It’s been a tough few weeks for Scott Brown but Hearts fans will take his mind off it
SCOTT Brown revels in his role as the pantomime baddie, which is just as well given that he is going to Tynecastle today for a Scottish Cup tie, a place where he says he gets more grief than anywhere else in the land, Rangers included. “I think I get more abuse there than I do at Ibrox,” he says. “Well, abuse that I can hear anyway. As soon as you get the ball at a throw-in, or whatever, you have this much space between you and the first fan. It’s good to hear some of the shouts. They love me there, honestly. [My attitude is] don’t go out wide, the centre circle is mine.”
There are days when Brown is in bad humour and uncommunicative and there are days like Friday when he is buzzing, yapping on about how he never wants to leave Celtic, not even if a Premiership club came in for him, which they haven’t, a fact that he points out in a self-mocking way. He talks about Tynecastle like it’s a bearpit, albeit one that he has never lost in as a Celtic player. Celtic have lost there three times in his years at the club, but he wasn’t involved in any of those defeats.
“Hearts have always been the same, a hard-working team. They play really well at home, especially with the fans behind them. They’re right on top of you. It’s one of those stadiums where you can hear everything every punter says and, whether you like it or not, you have to deal with it. I think everyone gets it at Tynecastle. That’s what Scottish football is all about. It’s always a good tempo and Hearts always come for you in the first 15-20 minutes and try to get the goal. If we can weather the storm we can get the ball down and play.
“You have to go on the park and show them how good you are and what you are made of. Tynecastle has been a good place for me recently. I didn’t win a lot there when I was at Hibs. We were always the underdogs, a bunch of kids just running about kicking people and making it hard for them. I probably get more stick from the Hearts fans as a Celtic player than I did when I was at Hibs. I scored at Tynecastle last season. The ball had gone over the line at our end [the goal wasn’t given] and we ran up the park and scored. I was delighted with that.”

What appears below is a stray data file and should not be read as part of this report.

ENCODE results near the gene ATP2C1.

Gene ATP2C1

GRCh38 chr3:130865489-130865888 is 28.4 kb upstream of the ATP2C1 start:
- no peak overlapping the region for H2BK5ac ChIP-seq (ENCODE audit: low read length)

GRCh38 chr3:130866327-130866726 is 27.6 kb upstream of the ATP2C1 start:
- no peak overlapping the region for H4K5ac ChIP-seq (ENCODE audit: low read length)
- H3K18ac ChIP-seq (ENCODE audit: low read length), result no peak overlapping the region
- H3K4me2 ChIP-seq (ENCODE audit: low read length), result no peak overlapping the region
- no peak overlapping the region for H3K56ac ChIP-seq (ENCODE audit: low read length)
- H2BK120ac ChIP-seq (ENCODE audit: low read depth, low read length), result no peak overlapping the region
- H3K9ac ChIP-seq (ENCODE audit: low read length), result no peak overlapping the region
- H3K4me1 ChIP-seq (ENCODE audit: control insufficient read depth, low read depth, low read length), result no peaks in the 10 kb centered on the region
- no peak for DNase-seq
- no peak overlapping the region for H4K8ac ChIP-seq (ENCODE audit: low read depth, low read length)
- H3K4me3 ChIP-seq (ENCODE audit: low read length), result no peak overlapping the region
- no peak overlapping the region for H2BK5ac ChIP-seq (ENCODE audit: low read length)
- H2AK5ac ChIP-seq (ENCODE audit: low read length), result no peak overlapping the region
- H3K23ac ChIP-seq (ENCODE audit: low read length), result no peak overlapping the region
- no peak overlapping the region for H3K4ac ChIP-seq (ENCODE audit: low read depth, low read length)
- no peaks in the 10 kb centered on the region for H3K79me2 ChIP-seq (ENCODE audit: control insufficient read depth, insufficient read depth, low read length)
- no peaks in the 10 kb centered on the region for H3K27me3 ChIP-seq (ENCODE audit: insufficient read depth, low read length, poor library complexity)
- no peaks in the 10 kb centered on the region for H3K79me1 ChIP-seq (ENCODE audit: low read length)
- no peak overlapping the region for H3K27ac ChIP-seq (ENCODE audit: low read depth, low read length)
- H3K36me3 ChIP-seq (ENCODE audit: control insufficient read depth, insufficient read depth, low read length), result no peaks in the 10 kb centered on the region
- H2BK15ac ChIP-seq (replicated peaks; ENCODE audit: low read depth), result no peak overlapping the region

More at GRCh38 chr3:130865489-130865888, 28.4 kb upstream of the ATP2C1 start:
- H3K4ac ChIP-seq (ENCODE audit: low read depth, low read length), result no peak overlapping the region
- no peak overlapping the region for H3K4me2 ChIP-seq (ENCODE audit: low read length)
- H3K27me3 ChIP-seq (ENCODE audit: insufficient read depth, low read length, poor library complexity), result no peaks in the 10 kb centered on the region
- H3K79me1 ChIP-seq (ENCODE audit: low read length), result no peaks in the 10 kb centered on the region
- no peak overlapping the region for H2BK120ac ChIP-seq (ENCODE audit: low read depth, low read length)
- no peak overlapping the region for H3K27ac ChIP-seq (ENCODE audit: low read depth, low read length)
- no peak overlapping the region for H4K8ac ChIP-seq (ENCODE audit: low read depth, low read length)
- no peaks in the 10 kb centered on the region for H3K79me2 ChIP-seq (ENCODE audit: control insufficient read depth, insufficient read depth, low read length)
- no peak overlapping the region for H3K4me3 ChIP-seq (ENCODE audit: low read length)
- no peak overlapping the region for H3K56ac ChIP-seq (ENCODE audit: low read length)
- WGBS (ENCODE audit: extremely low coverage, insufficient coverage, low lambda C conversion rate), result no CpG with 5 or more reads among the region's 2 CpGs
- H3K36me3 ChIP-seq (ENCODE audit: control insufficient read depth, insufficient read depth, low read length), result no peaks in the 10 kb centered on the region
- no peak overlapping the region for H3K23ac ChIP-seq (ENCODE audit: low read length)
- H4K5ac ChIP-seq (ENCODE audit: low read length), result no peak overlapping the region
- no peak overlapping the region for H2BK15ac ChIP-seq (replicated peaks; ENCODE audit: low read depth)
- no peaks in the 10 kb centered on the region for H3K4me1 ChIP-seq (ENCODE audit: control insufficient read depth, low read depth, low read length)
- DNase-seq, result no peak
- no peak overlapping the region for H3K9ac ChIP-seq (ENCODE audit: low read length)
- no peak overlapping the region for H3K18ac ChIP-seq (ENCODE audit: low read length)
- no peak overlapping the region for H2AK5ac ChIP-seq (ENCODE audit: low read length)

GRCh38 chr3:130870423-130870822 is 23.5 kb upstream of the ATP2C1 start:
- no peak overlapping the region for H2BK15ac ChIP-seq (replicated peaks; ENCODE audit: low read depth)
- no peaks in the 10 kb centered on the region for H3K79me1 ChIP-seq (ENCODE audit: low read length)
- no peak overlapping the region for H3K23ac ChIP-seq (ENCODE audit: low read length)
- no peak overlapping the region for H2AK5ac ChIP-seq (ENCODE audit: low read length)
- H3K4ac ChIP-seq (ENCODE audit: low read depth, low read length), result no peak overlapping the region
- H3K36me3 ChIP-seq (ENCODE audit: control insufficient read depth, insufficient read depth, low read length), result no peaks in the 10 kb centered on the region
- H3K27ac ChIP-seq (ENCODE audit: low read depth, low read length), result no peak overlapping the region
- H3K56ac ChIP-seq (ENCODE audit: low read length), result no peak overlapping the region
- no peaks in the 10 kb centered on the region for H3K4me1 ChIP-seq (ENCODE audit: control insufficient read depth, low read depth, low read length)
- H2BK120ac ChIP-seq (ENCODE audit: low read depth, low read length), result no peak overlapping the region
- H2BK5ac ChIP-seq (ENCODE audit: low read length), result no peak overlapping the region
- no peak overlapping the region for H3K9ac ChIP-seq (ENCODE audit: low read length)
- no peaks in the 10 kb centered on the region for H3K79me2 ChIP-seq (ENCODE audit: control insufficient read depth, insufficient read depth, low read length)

Brown might have been in cheery mode but these past weeks have been difficult for him, not that he wants to revisit the red card against Barcelona and the damage his daft kick at Neymar did to Celtic’s challenge in the Champions League.
He prefers talking about what is ahead of him than what’s in the past, prefers talking about what he has rather than we might have had if it wasn’t for that red at Parkhead. He talks about some of the guys waiting on new contracts – Georgios Samaras and Joe Ledley. “I think all the lads want to stay. We’re in the Champions League and that’s why people come here. Sami loves it here, so does Joe. I don’t think people understand in Greece and England just how big a club this is and how good a club this is. Once they come, they don’t want to leave. Hopefully that’s the main thing that keeps them here – and my banter.”
There was talk about Brown being the subject of interest from down south a while back. No offers, but plenty of chat. He says he didn’t want to leave in any event. “What made me stay? Champions League football was the main thing, plus the gaffer was here and he’d shown a lot of faith in me. He made me captain and maybe I owed him. It was a huge decision in my career to either stay at Celtic or go to England. I didn’t want to be a player who moves down to England and maybe goes missing. Does it appeal to me to leave Celtic and go down to England? Not in the slightest. I don’t see why I would swap winning trophies, winning leagues and playing in the Champions League. I know players from England will want to go back home and that’s understandable. But this is a great club, my family is here and I’m not going to beat the occasions I get in the Champions League. Everyone knows that England is where the money is. But if I put my heart before the cash signs, it’s Celtic for me.”
The club now has to come to terms with a long domestic haul without the glamour of Europe. Only vast amounts of money will change Celtic’s landscape and that’s not going to happen. “Even the relegated clubs in England get something like £60m. We only get £2m or £3m if we win the league,” he says, by way of explaining that Celtic have not underachieved in the group. “We’ve got to the Champions League and it’s hard to get into it. There’s not a lot of teams would have wanted to be in that group. I know we only have three points, but three points is better than nothing.”
Life goes on. He talks about new players coming in, maybe the Scottish player of the moment, Dundee United’s Ryan Gauld. You never know. “He got four assists against Partick Thistle last week. That’s more than I’ve had in my career. Everyone is comparing him to Messi. I’ve seen Ryan a few times and he’s a good player. He will get better as he gets older and learn more.”
Brown has some bitter experience this season, but there’s nothing he can do about that now. Tynecastle is enough to be getting on with. A new competition and a new focus.